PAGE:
"Tú" is hardly used; the use of tú is limited strictly to foreigners. It is used in addressing foreigners familiarly and when writing correspondence to foreigners (again in familiar contexts).
Salvadoran Caliche / Caliche Salvadoreño
The definition for Caliche is an informal term for Salvadoran Spanish due to colloquialisms and unique indigenous lexical words that are different from Salvadoran Spanish. Caliche refers to the Nahuatl influenced dialect of Spanish spoken in El Salvador. Many words have gone through the process of deletion, vowel assimilation, or epenthesis to make it easier for the speaker to understand. Salvadorian Caliche is used across social classes, although professional individuals tend to avoid it because it is not considered "proper" Spanish.
For example, this table shows the difference between Standard Salvadoran Spanish and Caliche:
|Acá, así es la situación||Así es la onda||This is the situation|
|Está difícil||Está yuca||It is difficult|
|Sabemos progresar||Sabemos socarla||We know how to progress|
|Nos gusta salir a pasear||Nos gusta chotiar||We like to walk|
|Está fácil||Está chiche||It is easy|
Words like this are unique to El Salvador, when heard by someone that is not Salvadoran they are not understood. Nahuatl's influence appears in the word ‘chiche’, which means "parte del seno de la mujer" (DRAE (breast area) from nahuatl chichi ‘mama,teta’). But chiche in El Salvador means ‘facil' (que no requiere gran esfuerzo/easy - it does not require much effort). Another word influenced by Nahuatl is the word guishte that means a piece of broken glass. This word does not appear in any dictionary so its origin cannot be traced, but the only hypothesis behind this word was proposed by Pedro Geoffroy Rivas – an anthropologist, poet, and linguist – who believed that it came from the Pipil language, since El Salvador's Spanish has been heavily influenced by it.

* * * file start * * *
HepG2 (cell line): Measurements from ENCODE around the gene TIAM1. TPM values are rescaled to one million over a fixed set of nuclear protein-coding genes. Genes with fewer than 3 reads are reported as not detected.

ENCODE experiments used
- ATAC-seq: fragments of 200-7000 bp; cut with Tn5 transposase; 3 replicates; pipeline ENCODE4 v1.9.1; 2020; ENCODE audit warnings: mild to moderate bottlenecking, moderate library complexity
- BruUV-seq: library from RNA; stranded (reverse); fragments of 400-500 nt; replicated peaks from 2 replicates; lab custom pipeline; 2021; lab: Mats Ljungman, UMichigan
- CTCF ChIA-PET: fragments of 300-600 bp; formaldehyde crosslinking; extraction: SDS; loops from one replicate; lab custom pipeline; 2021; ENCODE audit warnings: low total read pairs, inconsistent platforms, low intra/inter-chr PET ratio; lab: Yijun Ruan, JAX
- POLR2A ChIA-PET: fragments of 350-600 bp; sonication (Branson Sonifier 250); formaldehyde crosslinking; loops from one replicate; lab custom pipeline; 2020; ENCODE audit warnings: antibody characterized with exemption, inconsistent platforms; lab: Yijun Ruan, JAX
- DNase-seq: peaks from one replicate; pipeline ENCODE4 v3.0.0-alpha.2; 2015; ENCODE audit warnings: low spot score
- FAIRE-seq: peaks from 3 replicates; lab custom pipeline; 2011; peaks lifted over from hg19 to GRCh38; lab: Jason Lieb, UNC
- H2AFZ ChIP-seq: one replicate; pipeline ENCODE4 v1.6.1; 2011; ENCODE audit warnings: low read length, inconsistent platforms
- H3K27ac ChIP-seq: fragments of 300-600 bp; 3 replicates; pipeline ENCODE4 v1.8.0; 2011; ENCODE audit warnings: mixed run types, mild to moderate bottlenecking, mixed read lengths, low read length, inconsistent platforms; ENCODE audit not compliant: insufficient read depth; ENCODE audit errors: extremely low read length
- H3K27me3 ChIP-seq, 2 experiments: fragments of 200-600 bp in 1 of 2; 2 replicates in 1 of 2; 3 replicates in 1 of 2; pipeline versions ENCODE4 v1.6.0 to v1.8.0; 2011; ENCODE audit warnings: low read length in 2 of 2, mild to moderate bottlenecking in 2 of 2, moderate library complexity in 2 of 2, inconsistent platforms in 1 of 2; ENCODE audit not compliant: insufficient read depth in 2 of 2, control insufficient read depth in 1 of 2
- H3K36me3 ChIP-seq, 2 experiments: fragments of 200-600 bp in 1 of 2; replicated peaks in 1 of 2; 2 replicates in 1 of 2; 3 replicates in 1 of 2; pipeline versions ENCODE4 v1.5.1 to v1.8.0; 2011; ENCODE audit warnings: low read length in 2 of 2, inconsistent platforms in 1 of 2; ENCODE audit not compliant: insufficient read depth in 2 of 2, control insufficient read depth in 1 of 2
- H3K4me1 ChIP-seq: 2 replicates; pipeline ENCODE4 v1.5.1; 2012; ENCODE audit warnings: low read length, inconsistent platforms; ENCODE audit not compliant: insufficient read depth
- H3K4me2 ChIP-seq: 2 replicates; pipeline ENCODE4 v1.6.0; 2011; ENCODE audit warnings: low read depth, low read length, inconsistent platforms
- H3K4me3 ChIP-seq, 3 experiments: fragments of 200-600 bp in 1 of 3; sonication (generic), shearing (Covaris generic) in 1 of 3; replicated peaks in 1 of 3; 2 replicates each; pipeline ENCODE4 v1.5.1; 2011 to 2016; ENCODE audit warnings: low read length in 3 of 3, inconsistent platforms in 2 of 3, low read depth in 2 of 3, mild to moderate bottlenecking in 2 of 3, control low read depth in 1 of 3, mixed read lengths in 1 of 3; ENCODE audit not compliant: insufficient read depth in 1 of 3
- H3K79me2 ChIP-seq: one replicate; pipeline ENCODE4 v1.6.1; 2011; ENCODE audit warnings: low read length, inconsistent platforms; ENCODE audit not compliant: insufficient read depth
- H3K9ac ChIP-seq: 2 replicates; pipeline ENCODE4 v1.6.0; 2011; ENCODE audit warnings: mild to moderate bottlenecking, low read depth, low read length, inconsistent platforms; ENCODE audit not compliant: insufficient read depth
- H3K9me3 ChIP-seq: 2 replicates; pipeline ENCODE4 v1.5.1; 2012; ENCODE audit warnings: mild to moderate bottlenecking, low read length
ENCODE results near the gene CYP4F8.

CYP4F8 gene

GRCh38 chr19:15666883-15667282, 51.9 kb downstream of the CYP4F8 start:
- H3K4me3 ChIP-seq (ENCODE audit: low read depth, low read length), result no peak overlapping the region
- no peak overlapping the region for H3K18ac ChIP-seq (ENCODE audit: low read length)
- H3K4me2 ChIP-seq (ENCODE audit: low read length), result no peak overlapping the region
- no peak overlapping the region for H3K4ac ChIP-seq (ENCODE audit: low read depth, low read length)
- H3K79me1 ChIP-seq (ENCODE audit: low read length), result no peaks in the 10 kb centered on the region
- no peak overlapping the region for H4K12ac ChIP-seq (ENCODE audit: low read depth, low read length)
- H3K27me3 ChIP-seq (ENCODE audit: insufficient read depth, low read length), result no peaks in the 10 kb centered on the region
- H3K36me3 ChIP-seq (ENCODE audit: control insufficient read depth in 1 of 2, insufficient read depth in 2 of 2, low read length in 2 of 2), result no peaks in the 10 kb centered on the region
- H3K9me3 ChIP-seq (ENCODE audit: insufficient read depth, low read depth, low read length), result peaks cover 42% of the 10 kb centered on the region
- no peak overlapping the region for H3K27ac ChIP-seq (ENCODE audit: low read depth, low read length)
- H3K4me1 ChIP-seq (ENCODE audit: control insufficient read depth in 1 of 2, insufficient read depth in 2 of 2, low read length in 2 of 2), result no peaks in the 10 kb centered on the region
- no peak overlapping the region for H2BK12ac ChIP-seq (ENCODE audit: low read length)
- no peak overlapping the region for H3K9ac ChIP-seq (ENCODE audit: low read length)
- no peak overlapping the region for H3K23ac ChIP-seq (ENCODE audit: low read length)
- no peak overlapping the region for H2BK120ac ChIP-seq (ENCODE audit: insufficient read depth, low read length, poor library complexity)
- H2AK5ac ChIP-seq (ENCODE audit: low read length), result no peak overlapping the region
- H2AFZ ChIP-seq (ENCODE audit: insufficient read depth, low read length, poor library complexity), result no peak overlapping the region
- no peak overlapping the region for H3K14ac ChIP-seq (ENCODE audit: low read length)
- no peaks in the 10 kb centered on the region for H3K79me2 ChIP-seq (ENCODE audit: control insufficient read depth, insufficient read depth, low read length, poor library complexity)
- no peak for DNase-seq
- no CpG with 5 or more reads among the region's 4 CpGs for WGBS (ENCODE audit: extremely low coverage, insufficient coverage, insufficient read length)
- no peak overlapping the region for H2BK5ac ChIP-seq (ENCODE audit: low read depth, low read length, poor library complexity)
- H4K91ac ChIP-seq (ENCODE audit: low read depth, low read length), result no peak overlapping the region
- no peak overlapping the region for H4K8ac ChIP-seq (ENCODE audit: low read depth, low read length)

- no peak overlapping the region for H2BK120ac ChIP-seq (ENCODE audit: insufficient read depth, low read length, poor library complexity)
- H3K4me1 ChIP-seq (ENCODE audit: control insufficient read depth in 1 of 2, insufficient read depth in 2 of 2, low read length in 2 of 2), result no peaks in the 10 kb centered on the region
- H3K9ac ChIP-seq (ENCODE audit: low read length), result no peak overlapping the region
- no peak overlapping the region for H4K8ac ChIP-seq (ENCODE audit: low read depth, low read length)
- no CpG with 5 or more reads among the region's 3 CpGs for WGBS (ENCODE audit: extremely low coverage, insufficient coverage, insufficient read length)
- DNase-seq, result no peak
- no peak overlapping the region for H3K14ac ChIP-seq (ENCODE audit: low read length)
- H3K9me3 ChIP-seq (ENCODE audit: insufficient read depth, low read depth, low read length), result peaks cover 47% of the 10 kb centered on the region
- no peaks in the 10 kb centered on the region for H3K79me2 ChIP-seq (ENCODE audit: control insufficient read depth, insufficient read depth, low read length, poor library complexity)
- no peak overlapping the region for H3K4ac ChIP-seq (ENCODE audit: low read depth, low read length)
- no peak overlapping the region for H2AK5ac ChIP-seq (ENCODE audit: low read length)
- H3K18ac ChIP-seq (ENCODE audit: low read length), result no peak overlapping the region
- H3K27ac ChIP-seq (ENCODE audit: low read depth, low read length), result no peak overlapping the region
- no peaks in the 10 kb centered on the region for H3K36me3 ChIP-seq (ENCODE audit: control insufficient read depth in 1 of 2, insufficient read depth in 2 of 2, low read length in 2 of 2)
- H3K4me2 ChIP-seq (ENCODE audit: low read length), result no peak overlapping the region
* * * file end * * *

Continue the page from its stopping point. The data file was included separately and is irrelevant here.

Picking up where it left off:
Unfortunately, Caliche is not described in studies on Salvadoran Spanish. The philologist John M. Lipski points out that Centro American Spanish (including the Spanish spoken in El Salvador) lacks adequate sources for linguistic and literary research. Lipski further elaborates that such linguistic shortage indicates a possible generalization that in recent decades Salvadoran dialectology has failed to advance as rapidly as the comparative work in other Latin American nations.
Lipski, John M. "El español que se habla en El Salvador y su importancia para la dialectología hispanoamericana." The Pennsylvania State University, n.d. Web. 20 Apr. 2014.
- Aaron, Jessi Elana (University of Florida) and José Esteban Hernández (University of Texas, Pan-American). "Quantitative evidence for contact-induced accommodation: Shifts in /s/ reduction patterns in Salvadoran Spanish in Houston." In: Potowski, Kim and Richard Cameron (editors). Spanish in Contact: Policy, Social and Linguistic Inquiries (Volume 22 of Impact, studies in language and society, ISSN 1385-7908). John Benjamins Publishing, 2007. Start page 329. ISBN 9027218617, 9789027218612.